Canadian Solar Inc. (NASDAQ: CSIQ) is headquartered in Canada, but virtually all the company’s solar wafers, cells and modules are manufactured in China. In addition to its Chinese competitors, U.S. solar makers like SunPower, SunEdison and First Solar compete in the same space. And like its U.S. counterparts, Canadian Solar has developed a project pipeline that focuses on solar installations in Japan. In the past 12 months, the share price has risen nearly 140%, but since posting a 52-week high of $44.50 in early March, shares have lost 45% and the company’s market cap has dropped to around $1.3 billion.
The consensus price target on the stock is around $42.30 on Canadian Solar, almost 75% above the stock’s $24 share price. This stock rose more than 1,000% in two years as solar panel prices stabilized, and while it likely won’t perform like that again, if the market’s bull run continues, Canadian Solar is well-positioned to post good growth.
China Petroleum & Chemical Corp. (NYSE: SNP) is also referred to as Sinopec, and this is the state-owned oil and gas giant of China that would be considered just like Exxon Mobil, Chevron, BP, Shell and other oil giants. The company is competing for oil and gas resources around the world against U.S. and European energy giants at every turn. The ADSs recently peaked above $95, but this briefly challenged $120 in the 2007 to 2008 oil boom. Sinopec is making partnerships globally and has a daunting task of providing massive amounts of oil and gas as the gas and energy source for well over a billion people.
One drag is that investors have a hard time knowing exactly what they own here with that state-ownership status. Still, this could easily rise back above $100 again under a bull market thesis — and maybe even rise to its former highs. Its dividend is sporadic, but it screens as being above 4%.
China Unicom (Hong Kong) Ltd. (NYSE: CHU) is far behind China Mobile in size ($38 billion market cap vs. $190 billion), but that may be a blessing, and it is believed to have better network capacity for its cellular, landline, broadband, and communications infrastructure. Among all of its lines and accounts, China Unicom claims some 444 million (yes, three fours) total subscribers. At $15, its shares have traded in a range of $11.71 to $17.19 in the past year. Still, this has been a $20 stock in 2011 and prior to the recession.
China Unicom could use a better dividend than the 1.6% listed, but the analysts have a consensus price target above $17. This could reach that $17 mark and maybe even $19 or $20, as long as the company can keep adding ways to serve its massive customer base.
E-Commerce China Dangdang Inc. (NYSE: DANG) is a business-to-consumer player in China, and its shares have been forgotten about. This has been called the Amazon of China, and the coming Alibaba initial public offering (IPO) may have changed how investors look at the company. Shares have recovered to $11 from a low of under $5 last year, but the shares have slid from a high of $19 since the focus has moved to Alibaba. The company is also worth just under $1 billion, versus sales of $1.04 billion in 2013, and Thomson Reuters is calling for $1.3 billion in 2014 revenue.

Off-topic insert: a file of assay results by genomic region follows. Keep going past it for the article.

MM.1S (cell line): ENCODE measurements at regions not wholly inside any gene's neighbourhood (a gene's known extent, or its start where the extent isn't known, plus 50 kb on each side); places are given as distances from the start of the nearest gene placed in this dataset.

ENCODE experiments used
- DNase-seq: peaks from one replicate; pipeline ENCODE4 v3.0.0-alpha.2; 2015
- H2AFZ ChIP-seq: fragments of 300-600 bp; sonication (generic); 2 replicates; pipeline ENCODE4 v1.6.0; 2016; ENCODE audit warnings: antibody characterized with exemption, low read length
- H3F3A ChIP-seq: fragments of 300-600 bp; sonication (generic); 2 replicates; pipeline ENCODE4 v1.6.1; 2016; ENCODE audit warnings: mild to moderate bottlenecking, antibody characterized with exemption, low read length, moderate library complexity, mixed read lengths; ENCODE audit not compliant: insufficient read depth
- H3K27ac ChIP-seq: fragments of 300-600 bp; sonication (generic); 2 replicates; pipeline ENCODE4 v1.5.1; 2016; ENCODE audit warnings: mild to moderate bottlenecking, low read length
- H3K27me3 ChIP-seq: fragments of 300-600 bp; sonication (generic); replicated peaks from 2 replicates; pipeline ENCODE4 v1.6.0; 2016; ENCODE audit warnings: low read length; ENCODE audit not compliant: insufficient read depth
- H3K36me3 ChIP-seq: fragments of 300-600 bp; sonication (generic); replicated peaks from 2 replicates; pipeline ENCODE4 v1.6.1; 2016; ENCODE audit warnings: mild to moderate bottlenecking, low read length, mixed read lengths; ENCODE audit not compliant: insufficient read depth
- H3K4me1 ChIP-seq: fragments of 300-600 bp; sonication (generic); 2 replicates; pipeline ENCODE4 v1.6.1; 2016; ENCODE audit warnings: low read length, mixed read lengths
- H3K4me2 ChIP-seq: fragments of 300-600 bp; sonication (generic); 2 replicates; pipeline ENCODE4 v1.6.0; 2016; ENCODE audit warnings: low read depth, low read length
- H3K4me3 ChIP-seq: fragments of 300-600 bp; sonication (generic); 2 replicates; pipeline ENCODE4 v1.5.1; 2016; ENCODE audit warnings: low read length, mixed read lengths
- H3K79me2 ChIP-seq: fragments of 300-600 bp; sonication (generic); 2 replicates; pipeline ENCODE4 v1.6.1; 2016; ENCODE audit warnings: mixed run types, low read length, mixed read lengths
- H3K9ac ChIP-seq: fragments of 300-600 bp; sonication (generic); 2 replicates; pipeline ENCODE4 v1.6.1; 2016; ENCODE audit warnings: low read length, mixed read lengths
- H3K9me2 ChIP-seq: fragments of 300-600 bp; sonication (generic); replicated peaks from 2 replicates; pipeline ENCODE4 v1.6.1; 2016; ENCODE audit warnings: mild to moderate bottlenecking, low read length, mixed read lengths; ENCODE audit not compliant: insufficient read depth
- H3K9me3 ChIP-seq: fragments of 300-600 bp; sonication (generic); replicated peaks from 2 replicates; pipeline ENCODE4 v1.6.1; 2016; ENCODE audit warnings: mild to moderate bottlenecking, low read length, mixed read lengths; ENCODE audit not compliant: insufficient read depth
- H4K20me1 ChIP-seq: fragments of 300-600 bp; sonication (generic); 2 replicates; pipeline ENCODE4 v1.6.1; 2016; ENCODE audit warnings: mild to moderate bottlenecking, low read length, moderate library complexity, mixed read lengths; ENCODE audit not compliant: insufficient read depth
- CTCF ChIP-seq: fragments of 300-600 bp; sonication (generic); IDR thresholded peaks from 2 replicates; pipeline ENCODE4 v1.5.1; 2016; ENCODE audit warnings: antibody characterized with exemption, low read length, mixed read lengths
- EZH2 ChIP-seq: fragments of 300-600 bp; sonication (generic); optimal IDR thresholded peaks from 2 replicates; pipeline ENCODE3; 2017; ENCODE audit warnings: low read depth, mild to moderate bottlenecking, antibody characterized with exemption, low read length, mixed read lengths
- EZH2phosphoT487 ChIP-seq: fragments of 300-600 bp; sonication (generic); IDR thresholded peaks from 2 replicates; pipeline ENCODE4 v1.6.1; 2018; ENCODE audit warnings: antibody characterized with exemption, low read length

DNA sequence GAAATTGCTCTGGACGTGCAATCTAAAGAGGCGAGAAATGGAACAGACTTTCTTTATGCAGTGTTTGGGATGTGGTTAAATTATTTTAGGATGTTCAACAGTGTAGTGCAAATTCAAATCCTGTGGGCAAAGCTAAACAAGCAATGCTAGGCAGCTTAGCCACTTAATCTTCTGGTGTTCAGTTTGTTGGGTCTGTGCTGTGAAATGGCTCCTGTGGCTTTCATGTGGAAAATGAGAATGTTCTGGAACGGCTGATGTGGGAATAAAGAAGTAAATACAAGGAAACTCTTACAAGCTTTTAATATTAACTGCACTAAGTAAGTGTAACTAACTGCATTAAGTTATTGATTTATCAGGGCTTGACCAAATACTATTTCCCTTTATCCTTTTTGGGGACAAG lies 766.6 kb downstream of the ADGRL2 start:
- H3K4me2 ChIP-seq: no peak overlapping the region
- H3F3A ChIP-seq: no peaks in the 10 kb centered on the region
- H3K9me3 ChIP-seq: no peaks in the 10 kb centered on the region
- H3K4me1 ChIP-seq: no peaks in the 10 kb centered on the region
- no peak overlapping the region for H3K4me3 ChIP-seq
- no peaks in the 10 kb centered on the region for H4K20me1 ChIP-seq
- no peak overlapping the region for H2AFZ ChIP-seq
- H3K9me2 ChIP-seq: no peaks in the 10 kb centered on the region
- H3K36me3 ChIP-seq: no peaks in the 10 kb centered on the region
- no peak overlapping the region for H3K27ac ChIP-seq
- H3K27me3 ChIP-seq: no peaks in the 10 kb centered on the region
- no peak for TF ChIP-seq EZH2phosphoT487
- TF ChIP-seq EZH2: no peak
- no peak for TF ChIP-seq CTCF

If investors think that the company can live up to or exceed its $0.45 per share earnings target for 2015, then E-Commerce China Dangdang seems like it could easily get back above $15.
JD.com Inc. (NASDAQ: JD) held its IPO less than a month ago and shares are up nearly 50% after pricing above the expected range. The biggest direct selling online retailer in China now has market cap just shy of $39 billion. JD.com faces formidable competition from both Alibaba’s Taobao.com and Amazon, but it does have a deal with China’s other big online retailer, Tencent Holdings, that gives the company prominent access to Tencent’s mobile chat and messaging apps.
JD.com shares are heavily traded, with daily average volume of nearly 15.5 million shares. What will drive the stock price is both the anticipation and the outcome of the forthcoming IPO of Alibaba, which many observers think will be the largest ever, valuing the Chinese e-commerce giant as high as $245 billion. JD.com set the table for Alibaba, and Alibaba is about ready to return the favor.
Melco Crown Entertainment Ltd. (NASDAQ: MPEL) owns and operates resorts and casinos in Asia with prime properties in the Chinese gambling mecca of Macau. Over the past 12 months, the stock price has risen nearly 28%, giving the company a market cap of nearly $16.5 billion. The not-so-good news is that shares are down 33% since hitting their 52-week high of $45.70 in early March as gaming volumes have tapered in Macau. The company’s 1.5% dividend yield is lower than either Las Vegas Sands (2.7%) or Wynn Resorts (2.4%). All the gambling and resort companies are being hurt by a recent decision by Macau’s regulators to restrict further the use UnionPay cards in the island’s casinos. Casino revenue for Macau rose 9.3% in May and is expected to rise another 1% to 5% in June.
Melco Crown’s forward price-to-earnings (P/E) ratio is lower than any of the other casino owners, and its implied upside of nearly 60% is much higher than either Las Vegas Sands or Wynn.
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